Nine Real NASA Technologies in 'The Martian'
He must improvise and innovate to survive
The twin ideas of efficiency and resilience are important. Efficiency is about getting more for less, particularly energy. Although aerobic respiration’s energy efficiency allowed for to develop, they end up creating interactions and dependencies, and the entire structure can lose its resilience when compared to simpler systems. Remove one part of the food chain and the entire ecosystem can collapse, and it can be part of the chain, from top to bottom. Making systems more efficient, as the last bits of energy are wrung from the system, reduces their resilience to the real world’s surprises. That dynamic is probably a key contributing factor of mass extinctions during the eon of complex life. Modern ecosystems studies are making the connections clear and are being applied to the dynamics of human civilizations; work has been seminal in this regard. Complex ecosystems pass through of exploitation, conservation, release, and reorganization, and three dimensions of interaction are involved: potential, connectedness, and resilience. In general, simple systems are more stable than complex ones, which is another reason why any , if there were any, would have been far less cataclysmic than those of complex life.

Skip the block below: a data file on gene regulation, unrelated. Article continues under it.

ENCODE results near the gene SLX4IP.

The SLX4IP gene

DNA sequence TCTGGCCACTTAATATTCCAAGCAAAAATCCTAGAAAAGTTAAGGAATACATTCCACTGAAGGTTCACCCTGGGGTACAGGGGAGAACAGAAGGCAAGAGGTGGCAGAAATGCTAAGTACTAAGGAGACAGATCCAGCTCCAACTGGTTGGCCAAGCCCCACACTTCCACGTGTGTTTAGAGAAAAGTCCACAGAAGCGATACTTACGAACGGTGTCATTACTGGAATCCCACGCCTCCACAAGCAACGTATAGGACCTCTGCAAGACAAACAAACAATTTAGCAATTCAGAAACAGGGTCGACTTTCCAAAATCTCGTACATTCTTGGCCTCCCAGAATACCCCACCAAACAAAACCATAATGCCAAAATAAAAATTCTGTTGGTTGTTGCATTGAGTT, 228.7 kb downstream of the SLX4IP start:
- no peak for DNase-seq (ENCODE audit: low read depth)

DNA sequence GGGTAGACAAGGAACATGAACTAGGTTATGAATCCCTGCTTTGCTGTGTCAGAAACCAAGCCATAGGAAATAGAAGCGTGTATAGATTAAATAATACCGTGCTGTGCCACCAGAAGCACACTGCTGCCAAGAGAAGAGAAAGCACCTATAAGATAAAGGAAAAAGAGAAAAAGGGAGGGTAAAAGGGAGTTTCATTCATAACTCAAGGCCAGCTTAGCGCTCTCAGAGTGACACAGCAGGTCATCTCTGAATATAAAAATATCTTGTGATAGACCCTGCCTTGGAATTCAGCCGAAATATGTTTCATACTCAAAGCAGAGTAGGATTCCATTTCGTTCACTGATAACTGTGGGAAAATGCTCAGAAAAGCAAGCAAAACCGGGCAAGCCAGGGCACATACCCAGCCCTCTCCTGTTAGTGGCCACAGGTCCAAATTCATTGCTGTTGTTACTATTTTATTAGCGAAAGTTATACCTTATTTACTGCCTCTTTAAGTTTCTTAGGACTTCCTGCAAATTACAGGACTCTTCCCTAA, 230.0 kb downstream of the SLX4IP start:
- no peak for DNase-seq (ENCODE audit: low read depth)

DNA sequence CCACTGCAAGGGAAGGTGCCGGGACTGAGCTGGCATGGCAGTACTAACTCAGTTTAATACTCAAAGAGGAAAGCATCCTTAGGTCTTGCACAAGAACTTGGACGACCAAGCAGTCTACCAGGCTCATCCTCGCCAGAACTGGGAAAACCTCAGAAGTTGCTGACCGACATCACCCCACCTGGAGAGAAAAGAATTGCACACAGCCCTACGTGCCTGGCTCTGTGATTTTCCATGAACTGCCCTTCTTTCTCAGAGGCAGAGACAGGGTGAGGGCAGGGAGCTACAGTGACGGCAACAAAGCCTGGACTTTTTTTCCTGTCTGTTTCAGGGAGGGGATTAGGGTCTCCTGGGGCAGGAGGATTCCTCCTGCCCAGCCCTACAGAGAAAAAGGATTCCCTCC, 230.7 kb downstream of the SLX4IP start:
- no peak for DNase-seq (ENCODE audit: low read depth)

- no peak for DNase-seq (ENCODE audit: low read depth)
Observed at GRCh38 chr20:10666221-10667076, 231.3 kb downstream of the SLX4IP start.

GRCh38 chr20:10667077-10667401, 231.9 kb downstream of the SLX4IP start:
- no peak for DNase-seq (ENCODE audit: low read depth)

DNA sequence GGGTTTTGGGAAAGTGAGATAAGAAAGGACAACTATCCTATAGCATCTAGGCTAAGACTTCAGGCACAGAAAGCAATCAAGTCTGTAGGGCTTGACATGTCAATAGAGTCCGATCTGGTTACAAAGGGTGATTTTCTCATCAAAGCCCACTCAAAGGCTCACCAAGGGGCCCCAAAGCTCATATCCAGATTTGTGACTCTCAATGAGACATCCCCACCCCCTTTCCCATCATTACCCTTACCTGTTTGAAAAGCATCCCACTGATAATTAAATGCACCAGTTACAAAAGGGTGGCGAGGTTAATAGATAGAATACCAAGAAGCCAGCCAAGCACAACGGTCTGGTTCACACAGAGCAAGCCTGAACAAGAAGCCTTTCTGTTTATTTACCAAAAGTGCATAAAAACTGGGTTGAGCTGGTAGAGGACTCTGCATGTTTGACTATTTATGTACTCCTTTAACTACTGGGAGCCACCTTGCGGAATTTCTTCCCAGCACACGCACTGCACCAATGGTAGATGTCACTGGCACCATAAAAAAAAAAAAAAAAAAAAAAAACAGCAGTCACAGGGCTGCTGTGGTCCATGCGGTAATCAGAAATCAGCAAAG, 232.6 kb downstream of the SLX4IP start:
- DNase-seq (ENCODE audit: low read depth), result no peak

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All species live within their niches, which are always primarily energy niches, in which an organism can obtain enough energy and preserve it for long enough to produce viable offspring. There are usually energy tradeoffs; efficiency could be sacrificed for rate of ingestion, so that efficiency was reduced but input was increased enough so that the increased cost of obtaining it was worthwhile, such as with . The primary measure of an organism’s success is its energy surplus, which is related to resilience. As an example, today a trout can live in a fast-moving current where food quickly arrives, which is efficient from an input perspective, but the energy spent swimming to maintain a presence in the current reduces the net energy surplus. A slower stream will provide less food per unit of time, but it also takes less energy to live there. In trout studies, the dominant trout will live where the optimal energy tradeoff exists, which leads to the greatest energy surplus. Less dominant trout will be pushed into the faster water, and the least competitive trout will be pushed into calm water and slowly starve. No species will last for long if it does not have a high enough energy surplus so that it can survive the vagaries of existence. The energy surplus issue has not been emphasized in biology during the past century, as the “” of a species has been emphasized, but it is the variable for understanding species fitness.